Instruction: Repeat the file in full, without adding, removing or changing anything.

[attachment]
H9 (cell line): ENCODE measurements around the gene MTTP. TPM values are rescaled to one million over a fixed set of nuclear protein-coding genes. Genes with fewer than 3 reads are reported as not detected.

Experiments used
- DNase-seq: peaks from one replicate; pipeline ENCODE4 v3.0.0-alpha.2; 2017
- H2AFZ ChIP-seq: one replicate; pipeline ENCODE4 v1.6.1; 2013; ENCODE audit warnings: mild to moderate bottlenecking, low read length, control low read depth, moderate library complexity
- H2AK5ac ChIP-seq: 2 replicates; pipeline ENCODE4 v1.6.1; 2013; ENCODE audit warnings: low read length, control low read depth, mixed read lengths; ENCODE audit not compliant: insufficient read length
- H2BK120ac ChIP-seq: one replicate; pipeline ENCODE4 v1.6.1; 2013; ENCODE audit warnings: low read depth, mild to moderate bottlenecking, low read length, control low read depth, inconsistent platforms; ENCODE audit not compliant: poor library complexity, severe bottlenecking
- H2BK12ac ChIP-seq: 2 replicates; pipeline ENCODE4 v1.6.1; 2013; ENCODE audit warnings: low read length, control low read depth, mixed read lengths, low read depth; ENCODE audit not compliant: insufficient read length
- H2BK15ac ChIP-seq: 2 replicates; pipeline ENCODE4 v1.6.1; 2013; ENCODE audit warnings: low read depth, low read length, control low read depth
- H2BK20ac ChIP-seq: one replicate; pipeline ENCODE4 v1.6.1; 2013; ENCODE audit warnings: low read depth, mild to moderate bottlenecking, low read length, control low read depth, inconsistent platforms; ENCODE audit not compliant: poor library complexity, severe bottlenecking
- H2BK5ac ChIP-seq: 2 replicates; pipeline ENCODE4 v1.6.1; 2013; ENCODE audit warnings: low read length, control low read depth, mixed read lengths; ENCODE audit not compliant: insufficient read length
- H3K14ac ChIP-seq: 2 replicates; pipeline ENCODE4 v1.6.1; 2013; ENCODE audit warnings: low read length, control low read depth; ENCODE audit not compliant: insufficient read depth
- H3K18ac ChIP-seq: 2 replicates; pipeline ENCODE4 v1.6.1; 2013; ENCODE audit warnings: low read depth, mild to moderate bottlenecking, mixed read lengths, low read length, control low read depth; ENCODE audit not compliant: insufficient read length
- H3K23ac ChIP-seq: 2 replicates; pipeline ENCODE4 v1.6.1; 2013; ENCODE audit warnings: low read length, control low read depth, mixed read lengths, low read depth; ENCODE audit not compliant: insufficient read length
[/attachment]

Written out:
H9 (cell line): ENCODE measurements around the gene MTTP. TPM values are rescaled to one million over a fixed set of nuclear protein-coding genes. Genes with fewer than 3 reads are reported as not detected.

Experiments used
- DNase-seq: peaks from one replicate; pipeline ENCODE4 v3.0.0-alpha.2; 2017
- H2AFZ ChIP-seq: one replicate; pipeline ENCODE4 v1.6.1; 2013; ENCODE audit warnings: mild to moderate bottlenecking, low read length, control low read depth, moderate library complexity
- H2AK5ac ChIP-seq: 2 replicates; pipeline ENCODE4 v1.6.1; 2013; ENCODE audit warnings: low read length, control low read depth, mixed read lengths; ENCODE audit not compliant: insufficient read length
- H2BK120ac ChIP-seq: one replicate; pipeline ENCODE4 v1.6.1; 2013; ENCODE audit warnings: low read depth, mild to moderate bottlenecking, low read length, control low read depth, inconsistent platforms; ENCODE audit not compliant: poor library complexity, severe bottlenecking
- H2BK12ac ChIP-seq: 2 replicates; pipeline ENCODE4 v1.6.1; 2013; ENCODE audit warnings: low read length, control low read depth, mixed read lengths, low read depth; ENCODE audit not compliant: insufficient read length
- H2BK15ac ChIP-seq: 2 replicates; pipeline ENCODE4 v1.6.1; 2013; ENCODE audit warnings: low read depth, low read length, control low read depth
- H2BK20ac ChIP-seq: one replicate; pipeline ENCODE4 v1.6.1; 2013; ENCODE audit warnings: low read depth, mild to moderate bottlenecking, low read length, control low read depth, inconsistent platforms; ENCODE audit not compliant: poor library complexity, severe bottlenecking
- H2BK5ac ChIP-seq: 2 replicates; pipeline ENCODE4 v1.6.1; 2013; ENCODE audit warnings: low read length, control low read depth, mixed read lengths; ENCODE audit not compliant: insufficient read length
- H3K14ac ChIP-seq: 2 replicates; pipeline ENCODE4 v1.6.1; 2013; ENCODE audit warnings: low read length, control low read depth; ENCODE audit not compliant: insufficient read depth
- H3K18ac ChIP-seq: 2 replicates; pipeline ENCODE4 v1.6.1; 2013; ENCODE audit warnings: low read depth, mild to moderate bottlenecking, mixed read lengths, low read length, control low read depth; ENCODE audit not compliant: insufficient read length
- H3K23ac ChIP-seq: 2 replicates; pipeline ENCODE4 v1.6.1; 2013; ENCODE audit warnings: low read length, control low read depth, mixed read lengths, low read depth; ENCODE audit not compliant: insufficient read length